Monday, June 11, 2012

Aurahi rising slowly from the ashes

Pictures and Story By Manju Rana
These are the images I took when I visited Aurahi last week, when daytime temperatures were hovering in the mid-40s. I saw work going on nearly a war footing to build temporary toilets in the village, the distribution of relief supplies, and also observed how the men and women (and in some cases animals too) in Aurahi were trying to get back to normalcy. It is difficult though. 

First the process of building toilets.Ultimately 80 common toilets will be constructed  in the fire ravaged areas. When i was in Aurahi the sample toilet was nearing completion, and was told that  by 13th June first 10 latrines would be completed.
As I went around I saw all the activities going on for building these toilets.  In one corner of the village, workers were busy making concrete rings for the toilet/latrine pit. These are the dyes to cast concrete to make the rings.

These are rings that already out of the cast and drying in the sun.

This is a double pit latrine, where the pan has already been set. This toilet / latrine is going to be built as the sample for all the villagers to see, and is located very close to the distribution site for relief materials.
 Experts, including UNICEF WASH Specialist  Madhav Pahari (in white cap) inspect the latrine
Nearby there was an old man who was using his skills to make the bamboo walls for the temporary toilets.
 He was slicing the bamboo into thin slats for the walls  
 The walls go up

The pits are then covered by concrete slabs and pipes also fitted
The bamboo is then covered by black polethene sheeting. This is the door
The sample latrine is now complete.  I was told that the other toilets in the village will be raised even more, in view of possible flooding during monsoon, which is right around the corner
During our stay there the consignment of buckets arrived.
These buckets are being distributed so that people can use it to store and purify water, amongst other things. They were distributed following verification of their ID/ration cards
While we were there UNICEF team members including the Deputy Representative and the Chief of the Eastern Region Field Office came to Aurahi to take stock of the relief efforts.  Here they are interacting with the Relief Distribution Community members
As I walked around the village I could still signs of how devastating the fire was.  Below is a pile of assets turned to ashes   
It was not just houses that were burnt.. even vegetation was not spared.  A local told me that it took less than 50 minutes to turn a thriving village to smoking ruins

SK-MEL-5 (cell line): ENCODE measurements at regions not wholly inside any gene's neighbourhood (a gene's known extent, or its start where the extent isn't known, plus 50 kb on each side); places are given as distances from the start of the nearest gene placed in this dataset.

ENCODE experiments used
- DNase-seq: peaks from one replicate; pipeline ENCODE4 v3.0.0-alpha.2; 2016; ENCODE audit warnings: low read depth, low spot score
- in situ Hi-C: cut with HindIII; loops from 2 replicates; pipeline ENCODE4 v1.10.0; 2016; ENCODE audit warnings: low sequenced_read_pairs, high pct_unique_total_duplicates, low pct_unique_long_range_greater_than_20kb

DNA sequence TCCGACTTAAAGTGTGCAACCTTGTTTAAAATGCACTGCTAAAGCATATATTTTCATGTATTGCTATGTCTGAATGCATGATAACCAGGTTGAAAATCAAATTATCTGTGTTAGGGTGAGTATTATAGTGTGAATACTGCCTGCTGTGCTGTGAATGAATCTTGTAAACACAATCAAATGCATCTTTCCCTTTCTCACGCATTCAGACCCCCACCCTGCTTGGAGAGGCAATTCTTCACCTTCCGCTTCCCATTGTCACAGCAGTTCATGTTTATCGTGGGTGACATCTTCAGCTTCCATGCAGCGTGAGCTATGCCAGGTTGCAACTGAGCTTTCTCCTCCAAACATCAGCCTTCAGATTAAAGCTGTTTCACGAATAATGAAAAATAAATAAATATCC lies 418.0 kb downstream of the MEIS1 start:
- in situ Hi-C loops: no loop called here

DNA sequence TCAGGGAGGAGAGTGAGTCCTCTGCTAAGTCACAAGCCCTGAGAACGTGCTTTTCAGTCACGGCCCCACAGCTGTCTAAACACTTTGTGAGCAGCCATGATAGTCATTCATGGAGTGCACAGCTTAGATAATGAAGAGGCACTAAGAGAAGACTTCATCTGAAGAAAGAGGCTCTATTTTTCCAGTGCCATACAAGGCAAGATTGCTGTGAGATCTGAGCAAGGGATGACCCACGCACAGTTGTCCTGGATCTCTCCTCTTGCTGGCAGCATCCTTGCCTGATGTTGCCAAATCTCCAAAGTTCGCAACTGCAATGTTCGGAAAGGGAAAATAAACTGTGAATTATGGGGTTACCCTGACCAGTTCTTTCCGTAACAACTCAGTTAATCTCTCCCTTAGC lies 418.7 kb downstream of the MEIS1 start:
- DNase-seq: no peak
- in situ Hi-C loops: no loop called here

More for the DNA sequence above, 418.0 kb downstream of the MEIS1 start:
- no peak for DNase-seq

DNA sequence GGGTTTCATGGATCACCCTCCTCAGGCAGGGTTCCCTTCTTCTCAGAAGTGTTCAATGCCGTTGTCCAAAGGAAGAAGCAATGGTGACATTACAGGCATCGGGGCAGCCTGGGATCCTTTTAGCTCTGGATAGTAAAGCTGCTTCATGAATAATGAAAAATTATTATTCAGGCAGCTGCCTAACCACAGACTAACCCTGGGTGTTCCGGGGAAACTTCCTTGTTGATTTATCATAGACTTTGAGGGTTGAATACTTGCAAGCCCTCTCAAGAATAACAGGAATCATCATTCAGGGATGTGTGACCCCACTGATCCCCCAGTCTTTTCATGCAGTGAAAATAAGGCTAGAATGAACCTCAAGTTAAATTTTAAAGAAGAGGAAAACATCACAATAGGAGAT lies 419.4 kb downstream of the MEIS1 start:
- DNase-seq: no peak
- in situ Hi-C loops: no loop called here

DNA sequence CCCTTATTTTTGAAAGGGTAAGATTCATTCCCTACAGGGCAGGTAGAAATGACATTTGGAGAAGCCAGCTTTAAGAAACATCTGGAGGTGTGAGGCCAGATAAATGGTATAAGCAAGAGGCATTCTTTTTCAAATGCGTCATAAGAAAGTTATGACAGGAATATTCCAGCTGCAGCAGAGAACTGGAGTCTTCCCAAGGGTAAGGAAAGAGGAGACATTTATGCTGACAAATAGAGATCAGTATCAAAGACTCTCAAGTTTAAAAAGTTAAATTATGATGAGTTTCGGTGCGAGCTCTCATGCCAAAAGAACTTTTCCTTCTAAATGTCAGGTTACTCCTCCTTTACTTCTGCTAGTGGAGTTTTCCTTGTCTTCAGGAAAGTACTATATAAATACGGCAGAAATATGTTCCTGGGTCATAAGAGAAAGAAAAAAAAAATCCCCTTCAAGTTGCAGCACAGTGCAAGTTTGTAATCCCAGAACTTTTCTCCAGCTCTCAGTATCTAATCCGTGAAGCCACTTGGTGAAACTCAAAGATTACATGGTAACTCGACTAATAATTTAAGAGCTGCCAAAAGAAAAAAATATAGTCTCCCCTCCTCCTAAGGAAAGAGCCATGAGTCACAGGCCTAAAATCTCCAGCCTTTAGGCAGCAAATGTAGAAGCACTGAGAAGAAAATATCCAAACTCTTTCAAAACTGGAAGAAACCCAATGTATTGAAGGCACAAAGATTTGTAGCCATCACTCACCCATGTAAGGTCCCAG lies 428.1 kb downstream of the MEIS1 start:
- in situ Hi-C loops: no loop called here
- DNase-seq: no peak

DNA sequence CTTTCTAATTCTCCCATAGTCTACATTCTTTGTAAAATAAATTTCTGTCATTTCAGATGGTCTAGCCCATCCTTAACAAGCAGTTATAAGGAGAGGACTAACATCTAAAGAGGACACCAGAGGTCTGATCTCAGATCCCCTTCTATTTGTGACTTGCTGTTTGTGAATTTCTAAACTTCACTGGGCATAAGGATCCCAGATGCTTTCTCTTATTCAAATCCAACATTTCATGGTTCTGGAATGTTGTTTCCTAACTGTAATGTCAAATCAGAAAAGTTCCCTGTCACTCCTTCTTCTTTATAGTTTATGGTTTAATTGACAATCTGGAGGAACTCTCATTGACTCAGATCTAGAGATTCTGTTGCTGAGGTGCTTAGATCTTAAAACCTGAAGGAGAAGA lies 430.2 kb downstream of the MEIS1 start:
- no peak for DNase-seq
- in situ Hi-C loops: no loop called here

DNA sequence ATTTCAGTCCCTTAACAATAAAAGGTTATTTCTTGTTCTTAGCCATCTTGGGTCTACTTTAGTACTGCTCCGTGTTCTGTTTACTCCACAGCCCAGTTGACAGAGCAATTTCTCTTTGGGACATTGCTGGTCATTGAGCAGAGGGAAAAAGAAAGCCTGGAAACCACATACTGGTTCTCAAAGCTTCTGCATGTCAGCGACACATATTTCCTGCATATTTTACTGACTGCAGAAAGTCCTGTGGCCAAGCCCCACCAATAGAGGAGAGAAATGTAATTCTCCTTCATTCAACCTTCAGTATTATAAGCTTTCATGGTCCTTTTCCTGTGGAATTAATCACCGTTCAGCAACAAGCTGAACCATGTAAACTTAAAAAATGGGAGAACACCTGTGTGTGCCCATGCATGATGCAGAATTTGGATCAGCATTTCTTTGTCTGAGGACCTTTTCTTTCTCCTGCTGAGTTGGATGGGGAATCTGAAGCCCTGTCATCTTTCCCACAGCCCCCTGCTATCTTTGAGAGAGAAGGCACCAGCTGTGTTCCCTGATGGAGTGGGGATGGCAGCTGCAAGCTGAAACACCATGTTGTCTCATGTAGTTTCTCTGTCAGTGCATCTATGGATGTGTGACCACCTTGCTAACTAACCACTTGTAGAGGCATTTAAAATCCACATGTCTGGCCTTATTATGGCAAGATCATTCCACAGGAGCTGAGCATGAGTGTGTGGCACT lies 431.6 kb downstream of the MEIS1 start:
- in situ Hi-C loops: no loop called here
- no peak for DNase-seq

Although there were no human casualties in the fire, I saw several livestock with severe burns.

 Most of the villagers are trying to make the best of out of the relief materials they have been provided. Blue tarpaulins can be seen everywhere
Meanwhile temporary shelter (huts) with tin roofing have also started being built with the support from the various agencies including technical support from Habitat for Humanity.  At least that will keep them safe from rain as well as future fires
And life goes on.   Amna Khatun delivered a baby boy three days earlier at the birthing centre.  Since her house was also burnt down, she is now living with her husband’s  relatives.
Nearby there are mango groves that escaped the fire.. nearing harvest time 

 And very close to it, this Laburnum tree in full bloom.. full of a promises of a brighter future.  
 Manju is Senior Communication Assistant in UNICEF Nepal.
She can be reached at

Once dry, the 'thirsty' rings needed to be ‘watered’ frequently to make them stronger

Friday, June 1, 2012

What I saw and felt in fire-ravaged Aurahi village

Pictures and Story By Arinita Maskey Shrestha
I reached Aurahi Village Development Committee (VDC) in Siraha three days after the fire of 15 May 2012 had wiped out the settlements in three wards of the VDC. It was sweltering hot. The hot May sun beat down upon a village where along with the adobe mud homes, all trees had also been consumed by the fire.  Nothing was left to provide shade, other than the blue tarpaulins distributed by relief agencies.

There was destruction and piles of ash and debris everywhere.  The wind that had fanned the 15th May fire still blew strongly, kicking up the ash and dust.
The fire had destroyed everything that people owned, their savings, their valuables, their equipment, their clothes, their books, their food.  The only clothes they had were the ones on their back.
Many children and babies, mainly due to the heat, did not even have any clothes at all.
I could see people trying to salvage whatever they could of their burnt up homes… sifting through the ashes, for any melted metal, or recovering whatever grain survived in the bhakaris.
When our vehicle neared an open space near the village, there were two big trucks on the side, and a large group of people in the centre.

The trucks were laden
with relief items like sacks of rice, chiura (beaten rice), bhujiya (gram flour savoury)etc. that were being off loaded for distribution.  Food.. that was why they were milling about so eagerly.  Some of them waiting in a nearby shelter away from the 42 degree heat.